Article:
|Vintage Pulp||Feb 7 2016|
The cover art by Robert Bonfils makes The Passion Cache look like a western but it’s actually set in the present day, or at least 1968, which is when Don Bellmore, aka George H. White, wrote the book. It deals with two fraternity buddies who go looking for twenty-thousand dollars worth of Spanish gold in the mountains above El Paso, Texas. But this is sleaze fiction, not adventure fiction, so the quest for gold is really secondary to the main character Jud’s quest to do some prospecting between the thighs of his friend’s wife Viola, an Indian girl named Desert Rose, and an eager virgin/tomboy named Sally. He’s successful on all counts, multiple times. Does he eventually end up with the gold? No, but he ends up with Desert Rose, and that’s pretty much what these books are all about.
|Vintage Pulp||Feb 5 2016|
You ever get the feeling publishers sometimes used whatever art they had sitting around? You certainly would in the case of David Dortort's 1948 paperback Burial of the Fruit, which is a “gripping novel of youth in the slums.” A slum that had a nice expanse of wetlands and recreational boating, apparently. Yes, there's nature around Brooklyn, where the novel takes place and the anti-hero takes his sweetheart out there, but you'd think this was a rural saga if not for the cover blurb. Later editions had more appropriate art. The book tells the story of Honey Halpern—a male—who becomes the leader of a gang of killers for hire. Basically, it's the story of Murder, Inc., turned into fiction. This was Dortort's debut and it got rapturous reviews and earned him comparisons to some of the greatest contemporary authors alive. But he wrote only one other novel and never did become an immortal in the literary world. Instead he's remembered for creating the television show Bonanza. Maybe that isn't as respectable as being a master novelist, but we bet he made way more money. The cover artist here is Ann Cantor.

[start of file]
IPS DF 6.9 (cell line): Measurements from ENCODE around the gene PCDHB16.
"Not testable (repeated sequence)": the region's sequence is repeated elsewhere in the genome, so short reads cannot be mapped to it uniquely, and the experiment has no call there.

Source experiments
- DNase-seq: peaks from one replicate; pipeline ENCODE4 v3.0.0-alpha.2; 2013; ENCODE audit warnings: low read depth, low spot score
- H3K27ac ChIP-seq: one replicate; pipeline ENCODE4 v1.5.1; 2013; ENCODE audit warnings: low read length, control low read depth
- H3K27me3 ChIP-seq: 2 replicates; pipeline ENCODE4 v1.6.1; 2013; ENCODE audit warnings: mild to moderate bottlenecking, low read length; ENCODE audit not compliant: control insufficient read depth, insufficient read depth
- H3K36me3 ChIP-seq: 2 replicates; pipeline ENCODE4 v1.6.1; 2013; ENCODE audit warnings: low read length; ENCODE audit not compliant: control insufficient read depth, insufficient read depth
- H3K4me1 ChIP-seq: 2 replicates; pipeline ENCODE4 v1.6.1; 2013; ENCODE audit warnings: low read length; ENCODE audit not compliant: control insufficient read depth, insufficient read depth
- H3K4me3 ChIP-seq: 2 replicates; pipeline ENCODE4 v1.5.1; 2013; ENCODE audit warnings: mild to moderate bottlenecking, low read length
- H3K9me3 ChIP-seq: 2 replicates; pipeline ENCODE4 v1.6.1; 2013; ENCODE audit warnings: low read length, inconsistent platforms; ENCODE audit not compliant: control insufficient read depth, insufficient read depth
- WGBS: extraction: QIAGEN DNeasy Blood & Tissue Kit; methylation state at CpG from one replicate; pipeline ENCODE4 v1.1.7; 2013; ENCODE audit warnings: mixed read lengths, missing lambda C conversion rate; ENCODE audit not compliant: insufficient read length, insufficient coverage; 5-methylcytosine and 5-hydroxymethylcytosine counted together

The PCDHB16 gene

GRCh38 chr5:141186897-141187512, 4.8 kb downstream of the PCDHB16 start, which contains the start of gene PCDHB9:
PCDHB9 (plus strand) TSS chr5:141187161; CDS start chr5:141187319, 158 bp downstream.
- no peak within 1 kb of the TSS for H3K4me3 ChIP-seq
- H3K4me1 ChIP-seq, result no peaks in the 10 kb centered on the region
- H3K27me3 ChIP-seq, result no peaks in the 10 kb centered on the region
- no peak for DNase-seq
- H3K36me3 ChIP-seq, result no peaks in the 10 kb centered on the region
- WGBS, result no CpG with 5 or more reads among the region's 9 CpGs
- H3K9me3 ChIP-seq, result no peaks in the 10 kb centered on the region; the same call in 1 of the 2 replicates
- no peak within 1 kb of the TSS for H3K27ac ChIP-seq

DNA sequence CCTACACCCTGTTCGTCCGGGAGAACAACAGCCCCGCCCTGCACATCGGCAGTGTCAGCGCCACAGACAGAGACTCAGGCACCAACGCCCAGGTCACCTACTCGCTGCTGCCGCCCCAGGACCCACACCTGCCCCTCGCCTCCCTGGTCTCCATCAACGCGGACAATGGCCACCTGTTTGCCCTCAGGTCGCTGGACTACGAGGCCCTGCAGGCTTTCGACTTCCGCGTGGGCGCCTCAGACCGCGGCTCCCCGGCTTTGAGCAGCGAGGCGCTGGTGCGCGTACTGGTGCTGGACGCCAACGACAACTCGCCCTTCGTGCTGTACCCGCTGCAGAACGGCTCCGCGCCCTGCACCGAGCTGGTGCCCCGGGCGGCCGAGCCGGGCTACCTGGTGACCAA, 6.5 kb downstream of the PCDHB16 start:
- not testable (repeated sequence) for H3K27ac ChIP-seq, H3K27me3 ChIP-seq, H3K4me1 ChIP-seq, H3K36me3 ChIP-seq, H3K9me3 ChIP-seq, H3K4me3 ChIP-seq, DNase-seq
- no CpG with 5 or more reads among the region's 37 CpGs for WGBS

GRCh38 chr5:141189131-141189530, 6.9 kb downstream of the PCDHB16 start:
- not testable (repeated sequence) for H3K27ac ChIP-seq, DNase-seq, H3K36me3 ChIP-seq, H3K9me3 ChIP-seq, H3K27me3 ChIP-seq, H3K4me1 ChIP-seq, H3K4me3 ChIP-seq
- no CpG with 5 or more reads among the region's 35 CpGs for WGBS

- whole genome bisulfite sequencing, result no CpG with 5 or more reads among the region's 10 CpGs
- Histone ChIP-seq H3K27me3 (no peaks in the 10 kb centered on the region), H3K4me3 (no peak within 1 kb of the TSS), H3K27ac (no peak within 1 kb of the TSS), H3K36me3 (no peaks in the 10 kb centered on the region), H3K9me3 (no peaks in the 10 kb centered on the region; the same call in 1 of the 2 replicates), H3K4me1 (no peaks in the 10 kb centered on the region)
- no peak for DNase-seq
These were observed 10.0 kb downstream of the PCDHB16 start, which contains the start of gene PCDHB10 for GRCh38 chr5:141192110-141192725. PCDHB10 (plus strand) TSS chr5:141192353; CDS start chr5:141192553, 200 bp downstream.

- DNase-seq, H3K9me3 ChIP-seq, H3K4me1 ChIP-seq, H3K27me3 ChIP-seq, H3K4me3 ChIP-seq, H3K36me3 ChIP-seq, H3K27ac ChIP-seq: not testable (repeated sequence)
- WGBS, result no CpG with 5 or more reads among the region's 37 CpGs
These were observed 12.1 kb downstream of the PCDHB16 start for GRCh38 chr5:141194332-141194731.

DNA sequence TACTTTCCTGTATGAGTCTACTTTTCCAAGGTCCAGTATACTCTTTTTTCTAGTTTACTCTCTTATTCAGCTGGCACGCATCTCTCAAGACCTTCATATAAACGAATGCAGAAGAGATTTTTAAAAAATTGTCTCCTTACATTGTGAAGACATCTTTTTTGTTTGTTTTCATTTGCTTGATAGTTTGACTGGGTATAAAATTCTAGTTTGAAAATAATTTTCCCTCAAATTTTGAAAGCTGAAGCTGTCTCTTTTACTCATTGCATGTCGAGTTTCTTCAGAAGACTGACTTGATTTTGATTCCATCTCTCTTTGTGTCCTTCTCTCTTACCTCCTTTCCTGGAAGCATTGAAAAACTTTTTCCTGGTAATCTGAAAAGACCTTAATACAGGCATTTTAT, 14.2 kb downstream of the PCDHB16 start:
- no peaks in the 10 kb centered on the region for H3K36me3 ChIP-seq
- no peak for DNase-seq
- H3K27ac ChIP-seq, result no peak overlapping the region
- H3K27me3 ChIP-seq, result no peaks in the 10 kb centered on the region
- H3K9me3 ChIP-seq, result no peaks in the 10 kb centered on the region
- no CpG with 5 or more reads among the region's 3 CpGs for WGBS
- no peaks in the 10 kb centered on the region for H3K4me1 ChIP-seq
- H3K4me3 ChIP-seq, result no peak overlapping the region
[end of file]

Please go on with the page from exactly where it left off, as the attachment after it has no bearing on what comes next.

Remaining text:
|Vintage Pulp||Feb 4 2016|
There's something special about how a great talent handles his instrument, right? It becomes an extension of him. A real virtuoso uses every technique in his repertoire—double and triple tonguing, lip trills, circular breathing, and of course quick valve water emptying—until it all comes together in one climactic crescendo. By the way, if you don't know what quick valve water emptying is, well child, you better ask somebody. In the past most players were men, but of late there are plenty of women who blow masterfully. The best often do dates in the legendary Trumpet City. That place is tops... Um, yeah. 1961 on this, with Robert Bonfils art.
|Vintage Pulp||Feb 3 2016|
|Vintage Pulp||Jan 29 2016|
Steve Harragan isn’t only the author of Side-Show Girl—he’s its main character. Harragan, aka Bart Carson, aka William Maconachie wrote eleven thrillers starring himself in two years, including Cuban Heel. Side-Show Girl is set at Coney Island and gives Harragan a murder to solve that pits him against deadly lions, a murderous strongman, the hall of mirrors, the dangerously high rollercoaster, etc. It was the first of the Harragan series, coming in 1952.
|Vintage Pulp||Jan 28 2016|
Based on a 1949 novel of the same name by Frederic Brown, Screaming Mimi stars Anita Ekberg as a traumatized burlesque dancer who can’t shake the memory of being attacked by a knife-wielding maniac. She’s committed to a mental institution, where her psychiatrist promptly falls in love with her and helps her escape and create a new identity. Now dancing at a club in Laguna Beach, California, she’s the hottest draw in the area and her former doctor is her lover and protector, but also smothers and dominates her. Can the anonymity last? Of course not.